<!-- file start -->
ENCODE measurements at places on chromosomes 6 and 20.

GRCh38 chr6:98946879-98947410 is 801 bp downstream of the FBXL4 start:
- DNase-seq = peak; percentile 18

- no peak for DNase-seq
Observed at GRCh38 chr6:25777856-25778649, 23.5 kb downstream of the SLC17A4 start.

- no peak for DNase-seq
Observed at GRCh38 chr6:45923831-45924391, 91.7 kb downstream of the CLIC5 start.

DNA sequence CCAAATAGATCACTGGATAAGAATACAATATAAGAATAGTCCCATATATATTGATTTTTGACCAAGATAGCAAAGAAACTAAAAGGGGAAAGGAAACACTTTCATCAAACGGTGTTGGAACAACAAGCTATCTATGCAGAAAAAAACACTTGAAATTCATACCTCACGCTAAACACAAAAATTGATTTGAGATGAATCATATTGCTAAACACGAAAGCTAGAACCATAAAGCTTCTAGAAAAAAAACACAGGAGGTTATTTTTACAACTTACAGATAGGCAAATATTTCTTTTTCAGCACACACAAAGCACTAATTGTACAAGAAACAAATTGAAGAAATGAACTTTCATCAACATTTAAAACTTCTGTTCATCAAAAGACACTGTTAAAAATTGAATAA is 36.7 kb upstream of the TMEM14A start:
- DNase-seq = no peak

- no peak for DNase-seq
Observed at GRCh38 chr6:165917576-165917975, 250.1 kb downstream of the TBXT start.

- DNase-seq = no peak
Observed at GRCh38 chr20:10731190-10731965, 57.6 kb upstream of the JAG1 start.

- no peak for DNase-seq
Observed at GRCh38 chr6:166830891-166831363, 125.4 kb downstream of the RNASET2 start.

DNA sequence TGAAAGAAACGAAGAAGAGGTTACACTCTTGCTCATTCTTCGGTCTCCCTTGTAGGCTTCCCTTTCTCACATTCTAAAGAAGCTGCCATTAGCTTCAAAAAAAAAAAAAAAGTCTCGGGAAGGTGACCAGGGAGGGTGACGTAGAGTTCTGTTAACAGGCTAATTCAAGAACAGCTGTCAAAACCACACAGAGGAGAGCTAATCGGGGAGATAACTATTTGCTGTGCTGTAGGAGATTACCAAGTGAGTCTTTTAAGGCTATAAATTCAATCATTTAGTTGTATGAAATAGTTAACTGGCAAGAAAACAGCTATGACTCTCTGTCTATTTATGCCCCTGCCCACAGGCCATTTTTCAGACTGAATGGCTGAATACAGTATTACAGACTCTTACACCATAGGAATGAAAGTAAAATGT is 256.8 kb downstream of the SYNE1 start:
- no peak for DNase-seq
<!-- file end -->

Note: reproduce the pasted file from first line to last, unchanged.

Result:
ENCODE measurements at places on chromosomes 6 and 20.

GRCh38 chr6:98946879-98947410 is 801 bp downstream of the FBXL4 start:
- DNase-seq = peak; percentile 18

- no peak for DNase-seq
Observed at GRCh38 chr6:25777856-25778649, 23.5 kb downstream of the SLC17A4 start.

- no peak for DNase-seq
Observed at GRCh38 chr6:45923831-45924391, 91.7 kb downstream of the CLIC5 start.

DNA sequence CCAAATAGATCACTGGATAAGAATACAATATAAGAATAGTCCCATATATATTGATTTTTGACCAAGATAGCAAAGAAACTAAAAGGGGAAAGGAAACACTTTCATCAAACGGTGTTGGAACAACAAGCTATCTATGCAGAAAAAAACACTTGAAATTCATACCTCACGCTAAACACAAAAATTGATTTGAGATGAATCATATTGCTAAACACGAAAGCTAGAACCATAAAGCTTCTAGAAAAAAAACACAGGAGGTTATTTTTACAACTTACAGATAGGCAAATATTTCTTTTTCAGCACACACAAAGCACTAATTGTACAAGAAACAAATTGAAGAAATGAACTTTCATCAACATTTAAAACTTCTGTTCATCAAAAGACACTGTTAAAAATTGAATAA is 36.7 kb upstream of the TMEM14A start:
- DNase-seq = no peak

- no peak for DNase-seq
Observed at GRCh38 chr6:165917576-165917975, 250.1 kb downstream of the TBXT start.

- DNase-seq = no peak
Observed at GRCh38 chr20:10731190-10731965, 57.6 kb upstream of the JAG1 start.

- no peak for DNase-seq
Observed at GRCh38 chr6:166830891-166831363, 125.4 kb downstream of the RNASET2 start.

DNA sequence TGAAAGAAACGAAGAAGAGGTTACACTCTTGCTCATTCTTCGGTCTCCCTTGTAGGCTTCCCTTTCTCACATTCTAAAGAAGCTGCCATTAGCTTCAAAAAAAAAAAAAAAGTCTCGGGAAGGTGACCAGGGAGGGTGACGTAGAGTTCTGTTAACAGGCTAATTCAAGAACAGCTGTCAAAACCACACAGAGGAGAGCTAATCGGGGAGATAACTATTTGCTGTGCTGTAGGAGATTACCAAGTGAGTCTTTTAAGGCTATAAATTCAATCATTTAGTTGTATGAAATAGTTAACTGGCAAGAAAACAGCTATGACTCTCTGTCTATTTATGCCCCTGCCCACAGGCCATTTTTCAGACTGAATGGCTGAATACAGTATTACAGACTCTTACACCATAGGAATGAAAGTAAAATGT is 256.8 kb downstream of the SYNE1 start:
- no peak for DNase-seq